What are researchers saying about the importance of keeping art in school?Find out more by clicking on these links:
Criteria used to gauge school success and student learning often include attendance and achievement in math and reading. Extensive research shows that students who study the arts in school demonstrate significantly more positive developmental outcomes than their peers who do not pursue arts coursework.
Every student in the nation should have an education in the arts. This means that all PreK-12 students must have a comprehensive, balanced, sequential, in-school program of instruction in the arts, taught by qualified teachers, designed to provide students of all ages with skills and knowledge in the arts in accordance with high national, state, and local standards.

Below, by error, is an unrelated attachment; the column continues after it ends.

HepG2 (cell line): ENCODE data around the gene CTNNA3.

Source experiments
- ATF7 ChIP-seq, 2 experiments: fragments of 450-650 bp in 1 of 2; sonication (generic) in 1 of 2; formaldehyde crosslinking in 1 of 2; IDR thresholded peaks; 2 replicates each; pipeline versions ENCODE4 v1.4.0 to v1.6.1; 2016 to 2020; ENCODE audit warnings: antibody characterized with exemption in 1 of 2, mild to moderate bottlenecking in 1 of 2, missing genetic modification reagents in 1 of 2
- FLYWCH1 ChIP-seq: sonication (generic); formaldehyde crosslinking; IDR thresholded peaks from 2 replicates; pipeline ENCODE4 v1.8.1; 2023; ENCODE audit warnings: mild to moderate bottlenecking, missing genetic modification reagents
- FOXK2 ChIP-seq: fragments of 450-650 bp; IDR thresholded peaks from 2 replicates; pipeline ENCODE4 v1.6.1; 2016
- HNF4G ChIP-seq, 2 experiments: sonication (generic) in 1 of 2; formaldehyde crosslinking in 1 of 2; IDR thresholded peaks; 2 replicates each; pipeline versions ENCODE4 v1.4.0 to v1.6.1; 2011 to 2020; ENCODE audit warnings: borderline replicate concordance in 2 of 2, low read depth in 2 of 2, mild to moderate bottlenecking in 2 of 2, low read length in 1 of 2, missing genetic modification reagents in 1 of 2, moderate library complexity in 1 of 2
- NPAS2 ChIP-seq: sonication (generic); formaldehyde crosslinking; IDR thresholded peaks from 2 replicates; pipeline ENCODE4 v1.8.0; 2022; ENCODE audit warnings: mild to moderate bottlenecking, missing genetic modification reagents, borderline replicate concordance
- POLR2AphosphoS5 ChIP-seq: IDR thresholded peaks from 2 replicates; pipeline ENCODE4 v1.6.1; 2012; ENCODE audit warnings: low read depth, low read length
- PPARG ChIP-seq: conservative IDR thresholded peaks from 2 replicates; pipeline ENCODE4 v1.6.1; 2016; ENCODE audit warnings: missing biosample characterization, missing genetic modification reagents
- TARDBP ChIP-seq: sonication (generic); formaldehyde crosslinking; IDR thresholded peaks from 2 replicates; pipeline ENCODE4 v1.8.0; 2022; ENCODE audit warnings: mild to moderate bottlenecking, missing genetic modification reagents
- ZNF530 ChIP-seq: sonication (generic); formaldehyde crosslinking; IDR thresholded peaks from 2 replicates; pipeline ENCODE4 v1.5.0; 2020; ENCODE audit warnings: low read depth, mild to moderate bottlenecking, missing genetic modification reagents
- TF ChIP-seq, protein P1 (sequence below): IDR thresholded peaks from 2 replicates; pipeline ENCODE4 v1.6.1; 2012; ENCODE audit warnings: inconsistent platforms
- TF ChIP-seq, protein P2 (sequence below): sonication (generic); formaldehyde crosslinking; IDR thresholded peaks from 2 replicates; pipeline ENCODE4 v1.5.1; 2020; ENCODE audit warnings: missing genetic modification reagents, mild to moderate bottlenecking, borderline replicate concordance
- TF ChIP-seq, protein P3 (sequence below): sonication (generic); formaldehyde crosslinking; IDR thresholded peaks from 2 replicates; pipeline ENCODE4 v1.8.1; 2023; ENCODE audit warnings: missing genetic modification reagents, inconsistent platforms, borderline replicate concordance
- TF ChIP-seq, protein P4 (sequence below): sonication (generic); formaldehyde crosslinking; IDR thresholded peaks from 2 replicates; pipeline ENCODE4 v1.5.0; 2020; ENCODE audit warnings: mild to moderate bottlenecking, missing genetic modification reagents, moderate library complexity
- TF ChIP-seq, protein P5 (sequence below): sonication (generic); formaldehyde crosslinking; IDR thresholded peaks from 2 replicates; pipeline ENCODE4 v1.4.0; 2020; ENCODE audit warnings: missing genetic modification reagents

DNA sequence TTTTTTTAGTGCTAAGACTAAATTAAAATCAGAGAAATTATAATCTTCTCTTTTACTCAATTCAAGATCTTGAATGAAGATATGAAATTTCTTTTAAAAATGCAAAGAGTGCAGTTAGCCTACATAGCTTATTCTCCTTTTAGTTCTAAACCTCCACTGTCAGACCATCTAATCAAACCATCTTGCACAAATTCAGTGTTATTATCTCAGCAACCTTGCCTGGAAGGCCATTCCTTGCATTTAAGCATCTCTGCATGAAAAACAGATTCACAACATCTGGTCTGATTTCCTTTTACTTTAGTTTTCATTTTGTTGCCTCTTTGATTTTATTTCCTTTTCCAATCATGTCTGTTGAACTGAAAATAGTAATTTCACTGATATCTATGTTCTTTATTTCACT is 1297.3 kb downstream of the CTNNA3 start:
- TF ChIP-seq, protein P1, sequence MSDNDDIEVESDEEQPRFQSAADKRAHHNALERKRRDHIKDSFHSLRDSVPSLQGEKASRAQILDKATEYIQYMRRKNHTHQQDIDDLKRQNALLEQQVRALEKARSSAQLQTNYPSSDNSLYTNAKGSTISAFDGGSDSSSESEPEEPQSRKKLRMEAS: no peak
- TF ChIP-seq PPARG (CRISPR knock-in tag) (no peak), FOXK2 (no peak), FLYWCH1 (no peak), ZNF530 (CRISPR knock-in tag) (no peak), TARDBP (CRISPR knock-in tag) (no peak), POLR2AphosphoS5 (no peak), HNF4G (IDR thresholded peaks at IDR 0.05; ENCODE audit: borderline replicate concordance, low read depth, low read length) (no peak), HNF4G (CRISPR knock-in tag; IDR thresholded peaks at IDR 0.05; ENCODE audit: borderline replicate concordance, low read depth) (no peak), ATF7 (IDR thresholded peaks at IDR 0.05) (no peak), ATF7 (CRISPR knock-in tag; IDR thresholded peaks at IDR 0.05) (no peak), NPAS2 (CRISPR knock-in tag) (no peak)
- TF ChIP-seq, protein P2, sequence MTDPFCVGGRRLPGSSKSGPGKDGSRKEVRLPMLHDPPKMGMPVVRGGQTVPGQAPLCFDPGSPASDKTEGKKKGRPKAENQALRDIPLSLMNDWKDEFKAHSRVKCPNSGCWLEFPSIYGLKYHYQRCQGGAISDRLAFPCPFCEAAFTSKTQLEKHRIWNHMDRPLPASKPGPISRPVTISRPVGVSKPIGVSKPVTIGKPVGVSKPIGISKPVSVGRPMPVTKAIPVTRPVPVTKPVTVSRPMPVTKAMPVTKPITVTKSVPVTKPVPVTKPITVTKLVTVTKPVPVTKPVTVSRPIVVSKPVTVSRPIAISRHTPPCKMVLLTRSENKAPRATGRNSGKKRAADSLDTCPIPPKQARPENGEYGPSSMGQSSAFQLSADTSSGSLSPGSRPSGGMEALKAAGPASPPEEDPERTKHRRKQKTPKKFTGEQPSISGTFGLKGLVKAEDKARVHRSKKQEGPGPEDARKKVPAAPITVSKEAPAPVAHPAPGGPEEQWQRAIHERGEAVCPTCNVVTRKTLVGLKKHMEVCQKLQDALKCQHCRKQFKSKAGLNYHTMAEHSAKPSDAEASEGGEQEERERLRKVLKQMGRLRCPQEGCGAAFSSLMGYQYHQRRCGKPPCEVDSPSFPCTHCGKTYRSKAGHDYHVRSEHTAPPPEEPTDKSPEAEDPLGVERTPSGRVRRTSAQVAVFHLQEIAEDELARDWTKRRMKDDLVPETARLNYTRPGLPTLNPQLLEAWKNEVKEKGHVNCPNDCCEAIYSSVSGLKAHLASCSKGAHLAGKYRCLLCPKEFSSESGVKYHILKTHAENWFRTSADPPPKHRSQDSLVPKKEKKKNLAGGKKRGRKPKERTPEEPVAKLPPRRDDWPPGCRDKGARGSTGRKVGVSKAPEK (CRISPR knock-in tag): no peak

10 ARTS EDUCATION FAST FACTS
1) A student involved in the arts is four times more likely to be recognized for academic achievement.
2) Students with high arts participation and low socioeconomic status have a 4 percent dropout rate—five times lower than their low socioeconomic status peers.
3) Students who take four years of arts and music classes average almost 100 points higher on their SAT scores than students who take only one-half year or less.
4) Low-income students who are highly engaged in the arts are twice as likely to graduate college as their peers with no arts education.
5) 72 percent of business leaders say that creativity is the number one skill they are seeking when hiring.
6) 93 percent of Americans believe that the arts are vital to providing a well-rounded education.
7) The arts are recognized as a core academic subject under the federal Elementary and Secondary Education Act, and 48 states have adopted standards for learning in the arts.
8) Two-thirds of public school teachers believe that the arts are getting crowded out of the school day.
9) 97 percent of elementary schools nationwide don’t offer dance and 96 percent don’t offer theater.
10) In 2008, African-American and Hispanic students had less than half of the access to arts education than their White peers.
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